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Dec 05, 2016 09:01 AM EST

SpaceX Set For Launch On Dec. 16 Following Falcon 9 Rocket Launchpad Explosion [Video]

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SpaceX has set a date for its first Falcon 9 launch following the tragic launch pad explosion of its Falcon 9 rocket last September setting the launch date on Dec. 16 at 3:36 PM ET (12:36 PM PT) from Vanderberg Air Force Base, California.

Though technically still under investigation for its September Falcon 9 rocket launch pad explosion, SpaceX is reportedly awaiting approval from the Federal Aviation Administration (FAA). As of this report, the FAA, NASA, and the US Air Force are still conducting investigations that caused the explosion but a full incident report should be made public soon, according to The Wall Street Journal.

SpaceX has reportedly delivered one Falcon 9 rocket to Vanderberg while another one is being tested at the McGregor test center in Texas. Iridium CEO Matt Desch Tweeted a photo of the arrival of the Falcon 90 Rocket at the Launch site with a caption that reads "A beautiful sight... Soon, very soon."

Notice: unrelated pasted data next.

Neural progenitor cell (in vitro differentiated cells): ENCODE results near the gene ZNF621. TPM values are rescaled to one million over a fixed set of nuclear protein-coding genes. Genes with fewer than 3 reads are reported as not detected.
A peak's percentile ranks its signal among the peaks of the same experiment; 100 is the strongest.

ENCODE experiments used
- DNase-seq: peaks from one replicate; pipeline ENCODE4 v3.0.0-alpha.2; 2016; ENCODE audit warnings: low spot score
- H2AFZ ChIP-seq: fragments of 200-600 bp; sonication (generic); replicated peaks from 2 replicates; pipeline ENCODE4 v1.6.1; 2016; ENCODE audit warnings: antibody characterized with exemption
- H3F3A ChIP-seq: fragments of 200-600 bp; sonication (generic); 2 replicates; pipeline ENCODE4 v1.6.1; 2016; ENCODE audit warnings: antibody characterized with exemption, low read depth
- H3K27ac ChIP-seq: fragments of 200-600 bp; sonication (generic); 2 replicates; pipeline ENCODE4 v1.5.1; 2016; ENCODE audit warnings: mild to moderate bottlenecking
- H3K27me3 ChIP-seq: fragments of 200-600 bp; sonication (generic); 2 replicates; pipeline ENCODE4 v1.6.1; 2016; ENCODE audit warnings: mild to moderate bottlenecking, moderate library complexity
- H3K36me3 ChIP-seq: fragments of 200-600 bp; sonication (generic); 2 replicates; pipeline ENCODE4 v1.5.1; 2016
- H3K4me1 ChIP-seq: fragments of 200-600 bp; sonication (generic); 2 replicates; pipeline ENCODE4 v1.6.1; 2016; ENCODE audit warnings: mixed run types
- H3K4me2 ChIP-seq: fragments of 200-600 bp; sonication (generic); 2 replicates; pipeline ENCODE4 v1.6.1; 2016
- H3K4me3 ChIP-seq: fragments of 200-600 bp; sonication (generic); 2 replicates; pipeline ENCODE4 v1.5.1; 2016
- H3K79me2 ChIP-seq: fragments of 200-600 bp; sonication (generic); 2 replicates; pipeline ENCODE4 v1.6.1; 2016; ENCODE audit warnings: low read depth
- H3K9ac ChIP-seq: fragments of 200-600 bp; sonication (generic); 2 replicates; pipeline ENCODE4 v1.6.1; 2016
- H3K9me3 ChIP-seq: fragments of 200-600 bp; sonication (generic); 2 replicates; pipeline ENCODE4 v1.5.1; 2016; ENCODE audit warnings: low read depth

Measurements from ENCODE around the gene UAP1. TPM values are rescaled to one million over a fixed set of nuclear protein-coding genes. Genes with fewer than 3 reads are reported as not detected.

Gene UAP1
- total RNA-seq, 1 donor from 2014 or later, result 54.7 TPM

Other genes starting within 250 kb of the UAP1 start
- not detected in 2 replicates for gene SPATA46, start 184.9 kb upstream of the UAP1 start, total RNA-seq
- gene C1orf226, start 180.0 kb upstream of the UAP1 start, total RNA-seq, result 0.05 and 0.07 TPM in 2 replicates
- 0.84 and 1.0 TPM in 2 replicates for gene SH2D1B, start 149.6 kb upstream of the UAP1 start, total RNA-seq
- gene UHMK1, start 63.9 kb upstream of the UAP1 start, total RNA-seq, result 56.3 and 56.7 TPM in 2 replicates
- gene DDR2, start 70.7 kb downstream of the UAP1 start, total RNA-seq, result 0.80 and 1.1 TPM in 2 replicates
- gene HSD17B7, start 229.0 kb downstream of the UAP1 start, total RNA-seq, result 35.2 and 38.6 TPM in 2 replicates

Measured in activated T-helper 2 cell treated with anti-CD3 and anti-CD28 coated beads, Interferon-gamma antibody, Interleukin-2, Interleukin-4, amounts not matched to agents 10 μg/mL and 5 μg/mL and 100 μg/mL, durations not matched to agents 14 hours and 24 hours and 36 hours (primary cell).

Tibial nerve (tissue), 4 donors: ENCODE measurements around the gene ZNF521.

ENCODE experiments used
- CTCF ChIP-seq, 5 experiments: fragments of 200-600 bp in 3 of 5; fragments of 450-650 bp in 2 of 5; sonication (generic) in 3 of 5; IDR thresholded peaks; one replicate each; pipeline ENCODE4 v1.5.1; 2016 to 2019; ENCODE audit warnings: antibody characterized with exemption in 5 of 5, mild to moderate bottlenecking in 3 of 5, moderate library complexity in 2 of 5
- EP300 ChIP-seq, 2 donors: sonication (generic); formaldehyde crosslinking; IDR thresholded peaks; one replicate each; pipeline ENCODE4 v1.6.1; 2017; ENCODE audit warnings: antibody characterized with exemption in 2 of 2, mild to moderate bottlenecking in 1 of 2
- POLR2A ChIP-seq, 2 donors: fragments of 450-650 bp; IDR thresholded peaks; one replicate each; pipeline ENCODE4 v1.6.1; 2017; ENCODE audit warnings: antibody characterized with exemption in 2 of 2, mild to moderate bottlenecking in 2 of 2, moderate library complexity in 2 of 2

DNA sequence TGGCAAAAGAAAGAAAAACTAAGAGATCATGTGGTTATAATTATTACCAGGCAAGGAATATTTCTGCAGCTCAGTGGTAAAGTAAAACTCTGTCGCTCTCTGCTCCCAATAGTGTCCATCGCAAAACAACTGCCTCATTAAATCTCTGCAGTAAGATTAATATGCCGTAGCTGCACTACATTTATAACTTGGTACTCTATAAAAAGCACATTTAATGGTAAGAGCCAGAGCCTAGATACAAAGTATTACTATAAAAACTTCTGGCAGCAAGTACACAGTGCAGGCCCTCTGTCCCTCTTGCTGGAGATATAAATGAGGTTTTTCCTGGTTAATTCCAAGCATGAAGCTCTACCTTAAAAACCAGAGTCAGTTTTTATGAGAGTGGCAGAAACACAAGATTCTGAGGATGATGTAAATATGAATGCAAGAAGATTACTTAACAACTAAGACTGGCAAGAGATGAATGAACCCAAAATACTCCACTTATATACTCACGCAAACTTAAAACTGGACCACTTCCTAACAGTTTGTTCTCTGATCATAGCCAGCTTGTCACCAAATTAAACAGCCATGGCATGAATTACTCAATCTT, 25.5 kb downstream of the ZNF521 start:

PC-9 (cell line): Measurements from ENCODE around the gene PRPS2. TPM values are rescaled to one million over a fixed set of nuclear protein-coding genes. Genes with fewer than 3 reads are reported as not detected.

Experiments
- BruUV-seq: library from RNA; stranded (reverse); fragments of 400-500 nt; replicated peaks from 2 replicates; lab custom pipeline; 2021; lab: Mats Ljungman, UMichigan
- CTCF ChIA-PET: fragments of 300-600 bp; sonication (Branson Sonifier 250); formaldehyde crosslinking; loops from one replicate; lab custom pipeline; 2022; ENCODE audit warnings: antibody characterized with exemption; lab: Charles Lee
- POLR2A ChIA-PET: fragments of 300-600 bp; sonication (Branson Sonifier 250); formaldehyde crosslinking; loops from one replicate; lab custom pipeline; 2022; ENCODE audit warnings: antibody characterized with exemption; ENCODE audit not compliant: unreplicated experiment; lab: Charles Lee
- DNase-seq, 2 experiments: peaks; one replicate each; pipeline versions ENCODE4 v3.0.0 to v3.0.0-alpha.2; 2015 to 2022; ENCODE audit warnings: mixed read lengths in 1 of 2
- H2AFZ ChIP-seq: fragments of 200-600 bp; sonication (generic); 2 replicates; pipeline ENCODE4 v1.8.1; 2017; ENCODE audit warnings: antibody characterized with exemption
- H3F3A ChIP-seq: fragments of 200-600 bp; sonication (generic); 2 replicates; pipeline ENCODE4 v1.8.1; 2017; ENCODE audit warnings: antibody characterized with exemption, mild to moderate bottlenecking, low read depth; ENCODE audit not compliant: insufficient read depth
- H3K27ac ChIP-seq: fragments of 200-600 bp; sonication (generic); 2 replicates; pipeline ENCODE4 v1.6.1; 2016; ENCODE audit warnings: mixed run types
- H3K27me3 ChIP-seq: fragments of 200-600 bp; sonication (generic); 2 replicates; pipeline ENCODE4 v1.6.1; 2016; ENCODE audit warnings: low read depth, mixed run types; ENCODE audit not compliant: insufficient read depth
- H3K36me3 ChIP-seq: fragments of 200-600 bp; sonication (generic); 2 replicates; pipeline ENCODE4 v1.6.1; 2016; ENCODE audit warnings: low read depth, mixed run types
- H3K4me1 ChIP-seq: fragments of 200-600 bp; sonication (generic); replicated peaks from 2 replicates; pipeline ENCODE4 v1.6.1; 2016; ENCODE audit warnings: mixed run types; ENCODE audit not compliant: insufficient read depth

The planned SpaceX launch using a new Falcon 9 rocket will ferry a salvo of 10 Iridium next-generation satellites into orbit, pending FAA regulatory approval, c|net reported. Notedly, SpaceX launches have been suspended since the Sept. 1 launchpad explosion that caused the destruction of the Amos 6 communications satellite which was already onboard.

If all goes well, this would be the shortest turnaround time after a major incident involving SpaceX's Falcon 9 Rockets. In June 2015, a rocket failure caused the rocket to disintegrate 2 minutes and 19 seconds after lift-off.

SpaceX was able to bounce back and launch after 6 months, though SpaceX CEO Elon Musk said that the June 2015 and Sept. 2016 explosions were unrelated incidents. Approval for December would mean SpaceX would be able to launch again just 3 months after its last incident, which is a huge feat for SpaceX in itself.

Iridium spokesperson Diane Hockenberry, in a statement to Reuters, confirmed the plans. She said Iridium is confident that SpaceX understands the implications of the fueling process better now and will do it successfully for their launch.

SpaceX has not issued any statement as of yet.

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